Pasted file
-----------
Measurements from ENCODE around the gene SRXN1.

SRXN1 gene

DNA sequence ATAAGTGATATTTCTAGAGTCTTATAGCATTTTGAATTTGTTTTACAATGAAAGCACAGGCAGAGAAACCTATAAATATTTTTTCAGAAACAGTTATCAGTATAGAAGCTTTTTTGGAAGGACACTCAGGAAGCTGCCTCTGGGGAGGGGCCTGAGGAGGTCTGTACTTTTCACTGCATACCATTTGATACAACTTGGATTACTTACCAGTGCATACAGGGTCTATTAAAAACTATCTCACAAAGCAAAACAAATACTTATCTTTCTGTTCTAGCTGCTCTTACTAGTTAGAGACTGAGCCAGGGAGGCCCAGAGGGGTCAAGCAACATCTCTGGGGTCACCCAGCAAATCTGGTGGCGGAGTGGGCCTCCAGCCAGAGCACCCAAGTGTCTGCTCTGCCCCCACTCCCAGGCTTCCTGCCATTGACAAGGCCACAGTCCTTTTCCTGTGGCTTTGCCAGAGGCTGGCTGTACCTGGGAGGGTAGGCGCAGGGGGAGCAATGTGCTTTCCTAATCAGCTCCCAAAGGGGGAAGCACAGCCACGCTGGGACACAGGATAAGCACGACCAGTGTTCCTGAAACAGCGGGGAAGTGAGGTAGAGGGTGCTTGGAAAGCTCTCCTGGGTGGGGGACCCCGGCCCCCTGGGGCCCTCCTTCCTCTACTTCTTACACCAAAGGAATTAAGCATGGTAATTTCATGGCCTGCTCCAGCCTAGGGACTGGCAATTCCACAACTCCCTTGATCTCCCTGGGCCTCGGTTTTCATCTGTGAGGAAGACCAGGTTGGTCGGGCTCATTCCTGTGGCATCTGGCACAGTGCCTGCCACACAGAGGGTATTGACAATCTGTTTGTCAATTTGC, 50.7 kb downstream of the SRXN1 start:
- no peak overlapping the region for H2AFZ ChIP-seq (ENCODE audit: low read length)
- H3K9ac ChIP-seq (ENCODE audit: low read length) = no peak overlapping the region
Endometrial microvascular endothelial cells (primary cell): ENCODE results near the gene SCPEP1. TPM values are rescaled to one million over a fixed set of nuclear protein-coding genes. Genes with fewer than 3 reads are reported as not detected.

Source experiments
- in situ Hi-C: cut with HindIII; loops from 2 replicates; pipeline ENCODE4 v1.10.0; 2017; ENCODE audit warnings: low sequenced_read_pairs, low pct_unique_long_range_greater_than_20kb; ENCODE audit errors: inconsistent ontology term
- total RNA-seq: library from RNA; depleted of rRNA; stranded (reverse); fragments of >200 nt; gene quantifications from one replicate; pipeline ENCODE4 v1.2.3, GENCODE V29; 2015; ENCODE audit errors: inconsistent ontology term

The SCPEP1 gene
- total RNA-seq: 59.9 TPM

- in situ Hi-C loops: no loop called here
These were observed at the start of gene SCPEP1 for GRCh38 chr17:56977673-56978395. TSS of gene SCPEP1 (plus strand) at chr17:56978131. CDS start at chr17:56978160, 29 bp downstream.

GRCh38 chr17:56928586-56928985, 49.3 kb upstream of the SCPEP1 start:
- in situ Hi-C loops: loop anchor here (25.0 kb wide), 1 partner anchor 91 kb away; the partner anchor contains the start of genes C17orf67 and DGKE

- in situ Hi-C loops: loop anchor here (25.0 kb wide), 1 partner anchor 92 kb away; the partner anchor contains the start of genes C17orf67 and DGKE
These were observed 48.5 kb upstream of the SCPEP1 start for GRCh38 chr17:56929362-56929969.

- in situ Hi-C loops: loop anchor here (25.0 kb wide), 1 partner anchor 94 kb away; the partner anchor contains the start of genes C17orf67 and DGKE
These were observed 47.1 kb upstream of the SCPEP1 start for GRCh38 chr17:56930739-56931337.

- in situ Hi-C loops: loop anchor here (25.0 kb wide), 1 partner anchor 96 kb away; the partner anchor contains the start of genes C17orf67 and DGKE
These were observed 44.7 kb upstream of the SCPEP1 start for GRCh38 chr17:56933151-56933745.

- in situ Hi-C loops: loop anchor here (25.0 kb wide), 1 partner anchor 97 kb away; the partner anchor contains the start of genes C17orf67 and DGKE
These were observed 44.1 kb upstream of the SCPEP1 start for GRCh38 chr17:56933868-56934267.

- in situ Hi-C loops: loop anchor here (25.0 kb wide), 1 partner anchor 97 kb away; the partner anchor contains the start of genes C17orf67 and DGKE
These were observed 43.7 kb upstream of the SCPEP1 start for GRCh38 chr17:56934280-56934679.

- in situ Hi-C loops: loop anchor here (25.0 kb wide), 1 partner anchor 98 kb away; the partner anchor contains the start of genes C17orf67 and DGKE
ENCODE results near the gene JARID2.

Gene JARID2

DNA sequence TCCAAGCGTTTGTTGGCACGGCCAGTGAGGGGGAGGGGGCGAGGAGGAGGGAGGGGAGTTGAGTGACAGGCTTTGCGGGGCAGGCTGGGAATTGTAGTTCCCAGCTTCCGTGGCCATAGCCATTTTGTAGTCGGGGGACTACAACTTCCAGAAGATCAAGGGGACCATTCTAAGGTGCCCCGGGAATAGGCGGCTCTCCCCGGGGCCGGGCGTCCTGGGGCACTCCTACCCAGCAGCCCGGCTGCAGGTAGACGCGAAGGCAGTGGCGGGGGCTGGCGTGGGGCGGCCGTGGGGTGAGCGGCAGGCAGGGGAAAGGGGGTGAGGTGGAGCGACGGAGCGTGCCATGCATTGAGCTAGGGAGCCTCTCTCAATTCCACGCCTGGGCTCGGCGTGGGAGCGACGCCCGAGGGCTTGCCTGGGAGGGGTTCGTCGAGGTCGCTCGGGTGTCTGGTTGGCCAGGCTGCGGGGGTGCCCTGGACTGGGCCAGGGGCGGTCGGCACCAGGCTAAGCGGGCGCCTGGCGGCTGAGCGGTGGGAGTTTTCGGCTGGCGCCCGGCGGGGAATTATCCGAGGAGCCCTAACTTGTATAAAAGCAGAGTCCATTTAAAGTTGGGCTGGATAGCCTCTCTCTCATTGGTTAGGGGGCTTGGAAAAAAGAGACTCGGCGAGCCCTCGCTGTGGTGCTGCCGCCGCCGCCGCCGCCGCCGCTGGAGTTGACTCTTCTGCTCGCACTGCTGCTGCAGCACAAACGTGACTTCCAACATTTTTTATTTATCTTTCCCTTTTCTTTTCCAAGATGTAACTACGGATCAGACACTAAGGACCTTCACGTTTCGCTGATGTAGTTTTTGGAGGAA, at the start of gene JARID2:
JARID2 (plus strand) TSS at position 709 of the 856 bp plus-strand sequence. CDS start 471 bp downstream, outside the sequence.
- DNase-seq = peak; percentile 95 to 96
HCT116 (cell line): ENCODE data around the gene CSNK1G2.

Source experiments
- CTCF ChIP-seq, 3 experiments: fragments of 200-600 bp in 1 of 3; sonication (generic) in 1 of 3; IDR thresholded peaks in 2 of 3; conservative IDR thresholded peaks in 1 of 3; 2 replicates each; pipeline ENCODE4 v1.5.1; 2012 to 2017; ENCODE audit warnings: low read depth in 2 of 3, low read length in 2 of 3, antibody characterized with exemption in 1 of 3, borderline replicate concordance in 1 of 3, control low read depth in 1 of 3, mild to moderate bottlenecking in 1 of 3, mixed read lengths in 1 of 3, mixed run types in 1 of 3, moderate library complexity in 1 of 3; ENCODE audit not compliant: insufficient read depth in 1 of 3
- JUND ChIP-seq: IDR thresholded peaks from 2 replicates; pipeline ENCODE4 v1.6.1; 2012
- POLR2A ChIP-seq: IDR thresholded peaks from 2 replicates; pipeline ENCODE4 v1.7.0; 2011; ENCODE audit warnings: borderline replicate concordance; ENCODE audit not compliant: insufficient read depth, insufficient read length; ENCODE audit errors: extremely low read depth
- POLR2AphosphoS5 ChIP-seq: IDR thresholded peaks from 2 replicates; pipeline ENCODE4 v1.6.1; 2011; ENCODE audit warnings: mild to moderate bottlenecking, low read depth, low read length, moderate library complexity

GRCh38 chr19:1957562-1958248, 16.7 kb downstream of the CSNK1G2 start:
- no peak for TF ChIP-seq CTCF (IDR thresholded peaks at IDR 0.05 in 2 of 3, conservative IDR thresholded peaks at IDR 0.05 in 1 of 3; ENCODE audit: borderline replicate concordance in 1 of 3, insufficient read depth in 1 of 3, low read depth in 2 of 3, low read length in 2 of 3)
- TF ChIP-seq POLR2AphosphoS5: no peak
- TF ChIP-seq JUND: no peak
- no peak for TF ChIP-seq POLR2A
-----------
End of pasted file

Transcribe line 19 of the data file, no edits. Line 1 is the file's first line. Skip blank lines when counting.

These were observed 47.1 kb upstream of the SCPEP1 start for GRCh38 chr17:56930739-56931337.